What long-term opioid use does to your body and brain

Rob Poole, Bangor University

In his new autobiography, Matthew Perry reveals that his colon burst as a result of his addiction to opioid painkillers. The 53-year-old actor, who played Chandler Bing in Friends, was in a coma for two weeks following the incident and had to wear a colostomy bag for nine months.

Many people take prescription opioids, such as codeine and hydrocodone, to manage pain, so this news may be quite alarming. But can prescription opioids really cause your colon to burst?

Opioids reduce gut activity, which is why they are sometimes used to treat diarrhoea. And people who take them often suffer from constipation. Over time, the body develops tolerance to many of the effects of opioids, but constipation tends not to improve – in fact, it can become more severe.

In extreme cases, the colon eventually stretches, sometimes irreversibly. And if there is something else wrong with the colon, opioids can aggravate it. The bowel can perforate – as it did in Perry’s case – but this is quite rare.

The powerful pain-killing effects of opioids have been known for thousands of years. Some people, such as Perry, become addicted to them, but most people who take them for pain do not. However, they are tricky drugs with some unexpected effects. The most dangerous of which is suppressed breathing.

Opioids depress the respiratory centre of the brainstem, and if enough are taken, people stop breathing. This is the most dangerous of the pharmacological effects of opioids. Although the body develops a tolerance to the effects of opioids, and sedation eases, the effects on breathing do not decrease as much.

People who don’t appear sedated can develop low blood-oxygen levels after their dose is increased. This may be how Tom Petty and Prince came to die from the effects of opioids.

A spilled bottle of pills
Opioids can cause severe constipation.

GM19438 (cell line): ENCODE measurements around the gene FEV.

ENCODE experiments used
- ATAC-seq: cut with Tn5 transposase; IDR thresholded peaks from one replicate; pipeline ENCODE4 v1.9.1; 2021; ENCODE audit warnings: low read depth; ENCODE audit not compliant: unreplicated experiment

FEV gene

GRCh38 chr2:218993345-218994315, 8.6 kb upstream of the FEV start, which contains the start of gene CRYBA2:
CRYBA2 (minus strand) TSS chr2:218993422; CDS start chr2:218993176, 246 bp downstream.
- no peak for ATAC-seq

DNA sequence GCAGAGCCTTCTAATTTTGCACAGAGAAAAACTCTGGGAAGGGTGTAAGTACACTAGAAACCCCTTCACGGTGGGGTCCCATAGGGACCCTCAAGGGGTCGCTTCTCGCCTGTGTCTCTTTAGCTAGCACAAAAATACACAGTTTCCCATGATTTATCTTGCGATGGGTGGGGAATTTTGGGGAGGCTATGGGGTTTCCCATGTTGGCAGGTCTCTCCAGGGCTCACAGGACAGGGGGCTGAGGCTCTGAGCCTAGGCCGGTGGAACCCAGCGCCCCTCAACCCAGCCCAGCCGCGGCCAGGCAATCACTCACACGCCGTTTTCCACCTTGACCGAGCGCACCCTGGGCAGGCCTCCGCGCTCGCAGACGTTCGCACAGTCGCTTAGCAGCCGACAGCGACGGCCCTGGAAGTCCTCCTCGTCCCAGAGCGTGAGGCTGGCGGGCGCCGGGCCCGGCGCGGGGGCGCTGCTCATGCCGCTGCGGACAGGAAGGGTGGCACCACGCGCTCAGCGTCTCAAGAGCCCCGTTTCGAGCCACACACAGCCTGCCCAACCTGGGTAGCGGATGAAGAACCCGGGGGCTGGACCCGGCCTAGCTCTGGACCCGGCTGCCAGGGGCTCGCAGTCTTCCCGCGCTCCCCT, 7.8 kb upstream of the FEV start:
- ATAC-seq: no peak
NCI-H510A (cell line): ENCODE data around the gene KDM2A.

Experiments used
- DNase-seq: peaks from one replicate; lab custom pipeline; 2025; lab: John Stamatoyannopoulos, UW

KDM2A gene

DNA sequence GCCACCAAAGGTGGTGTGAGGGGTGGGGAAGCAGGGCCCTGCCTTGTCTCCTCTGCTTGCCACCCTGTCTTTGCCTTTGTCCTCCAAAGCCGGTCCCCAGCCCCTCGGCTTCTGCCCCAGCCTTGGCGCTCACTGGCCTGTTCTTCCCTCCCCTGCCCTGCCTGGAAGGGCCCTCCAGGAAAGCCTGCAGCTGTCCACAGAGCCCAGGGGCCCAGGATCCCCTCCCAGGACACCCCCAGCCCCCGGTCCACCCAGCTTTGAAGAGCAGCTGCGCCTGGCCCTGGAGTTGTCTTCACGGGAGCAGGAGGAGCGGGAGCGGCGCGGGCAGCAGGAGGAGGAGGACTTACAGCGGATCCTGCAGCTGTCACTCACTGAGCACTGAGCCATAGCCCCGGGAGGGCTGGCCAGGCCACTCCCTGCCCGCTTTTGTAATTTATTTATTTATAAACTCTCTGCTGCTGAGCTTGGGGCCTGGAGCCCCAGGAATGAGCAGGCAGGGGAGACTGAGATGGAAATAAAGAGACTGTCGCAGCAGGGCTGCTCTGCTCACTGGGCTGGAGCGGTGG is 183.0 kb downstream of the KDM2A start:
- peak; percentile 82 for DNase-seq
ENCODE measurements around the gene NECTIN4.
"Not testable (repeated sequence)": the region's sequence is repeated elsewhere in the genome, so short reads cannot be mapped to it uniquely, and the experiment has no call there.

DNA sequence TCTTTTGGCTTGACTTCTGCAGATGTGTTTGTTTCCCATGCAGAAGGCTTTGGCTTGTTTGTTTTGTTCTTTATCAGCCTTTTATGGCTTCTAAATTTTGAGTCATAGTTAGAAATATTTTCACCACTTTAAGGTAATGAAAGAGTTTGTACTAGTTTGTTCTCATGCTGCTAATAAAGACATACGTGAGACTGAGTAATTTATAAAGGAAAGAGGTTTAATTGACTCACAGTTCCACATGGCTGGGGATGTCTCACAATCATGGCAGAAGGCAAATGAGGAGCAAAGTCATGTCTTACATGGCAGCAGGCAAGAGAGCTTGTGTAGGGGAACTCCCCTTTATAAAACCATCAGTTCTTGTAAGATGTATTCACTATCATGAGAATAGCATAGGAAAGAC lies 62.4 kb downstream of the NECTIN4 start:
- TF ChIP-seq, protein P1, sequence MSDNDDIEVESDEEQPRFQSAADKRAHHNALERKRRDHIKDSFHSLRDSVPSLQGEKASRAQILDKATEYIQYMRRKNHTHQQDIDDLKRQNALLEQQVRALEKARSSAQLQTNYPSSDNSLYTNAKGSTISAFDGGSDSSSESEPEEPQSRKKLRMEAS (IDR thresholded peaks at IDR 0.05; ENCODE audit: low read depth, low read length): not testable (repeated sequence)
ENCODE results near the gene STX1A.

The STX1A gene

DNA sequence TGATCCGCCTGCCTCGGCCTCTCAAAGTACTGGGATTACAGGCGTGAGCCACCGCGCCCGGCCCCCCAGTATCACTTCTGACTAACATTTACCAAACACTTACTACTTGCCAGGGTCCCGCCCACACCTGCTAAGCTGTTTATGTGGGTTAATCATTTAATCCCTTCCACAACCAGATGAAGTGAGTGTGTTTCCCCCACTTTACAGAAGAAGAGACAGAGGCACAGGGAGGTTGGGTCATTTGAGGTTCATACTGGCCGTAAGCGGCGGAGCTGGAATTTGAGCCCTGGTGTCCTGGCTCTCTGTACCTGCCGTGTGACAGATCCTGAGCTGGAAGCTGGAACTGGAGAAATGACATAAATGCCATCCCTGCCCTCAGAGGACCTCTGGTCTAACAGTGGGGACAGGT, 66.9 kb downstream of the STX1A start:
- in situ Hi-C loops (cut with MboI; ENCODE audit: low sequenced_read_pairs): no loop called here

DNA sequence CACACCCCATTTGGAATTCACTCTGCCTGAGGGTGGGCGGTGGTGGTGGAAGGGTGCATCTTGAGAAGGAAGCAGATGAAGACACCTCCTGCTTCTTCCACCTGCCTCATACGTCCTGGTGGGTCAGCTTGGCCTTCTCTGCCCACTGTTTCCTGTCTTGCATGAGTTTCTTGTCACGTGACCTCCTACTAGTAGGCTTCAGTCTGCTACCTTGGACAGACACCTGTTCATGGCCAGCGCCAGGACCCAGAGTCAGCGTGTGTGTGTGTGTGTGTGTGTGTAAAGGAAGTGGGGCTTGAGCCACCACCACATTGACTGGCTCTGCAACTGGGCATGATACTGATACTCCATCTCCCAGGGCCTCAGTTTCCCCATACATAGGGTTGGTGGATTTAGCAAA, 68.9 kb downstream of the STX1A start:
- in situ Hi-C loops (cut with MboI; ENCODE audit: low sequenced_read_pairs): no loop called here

Tomas Nevesely/Shutterstock

With long-term use, the drug’s pain-relieving effects also decrease. As a result, doses are often increased. Oddly, at doses of 120mg of oral morphine a day or above, pain actually becomes worse. This is known as opioid-induced hyperalgesia. Why this happens is not well understood.

Unlike alcohol, opioids do not cause tissue damage, but they do cause a fall in testosterone (hypogonadism) in men. Hypogonadism occurs in women, too, but less commonly. The extent to which it is reversible is unclear.

Not just the body

High-dose opioids cause reversible cognitive and behavioural changes. The sedative effect of the drugs impairs people’s ability to pay attention and concentrate. Opioids can also affect abstract thinking; it becomes difficult to think around issues or to understand situations from different points of view.

The ability to experience pleasure diminishes, and people lose interest in activities. Social and family life can become more restricted or cease altogether. Although this type of behavioural change is often attributed to the underlying condition and pain rather than the stultifying effects of the medication.

This miserable prospect is not inevitable. Even when people have been on opioids for a long time, there are solutions. Low doses work better than high doses, and some people fare better on no pain medication at all. With help, doses can be slowly tapered, but this is notoriously difficult once people are on high doses.

Coming off opioids

Until now, it has been assumed that doses of opioids usually rise very slowly, which makes it difficult to realise that a problem is developing until it is too late. In a recent study, my colleagues and I looked at primary care records of all patients on high-dose opioids in a practice in Wales. None showed a long, slow increase. In every case, people reached doses greater than or equal to 120mg oral morphine a day quickly – in weeks or even days. This could happen at the beginning of treatment, but it also sometimes happened suddenly after years on much lower doses.

It seemed to be a one-way process. Having crossed the high-dose threshold, none returned to low doses.

In an earlier study we described an intervention whereby patients on high-dose opioids were rapidly changed to low-dose methadone (also an opioid). Methadone was chosen because it is eliminated from the body very slowly. It gives a steady blood level, which is helpful in minimising the dose.

A group of 20 patients reported significant improvements in their level of activity and wellbeing. Although they were given the option of returning to their previous drug regimen if they wanted to, none did so. Some reported improvements in pain, or in their ability to manage it.

I would not advocate that people should avoid opioids altogether, but when modest doses fail, high doses are unlikely to work in the long run.The Conversation

Rob Poole, Professor of Social Psychiatry, Bangor University

This article is republished from The Conversation under a Creative Commons license. Read the original article.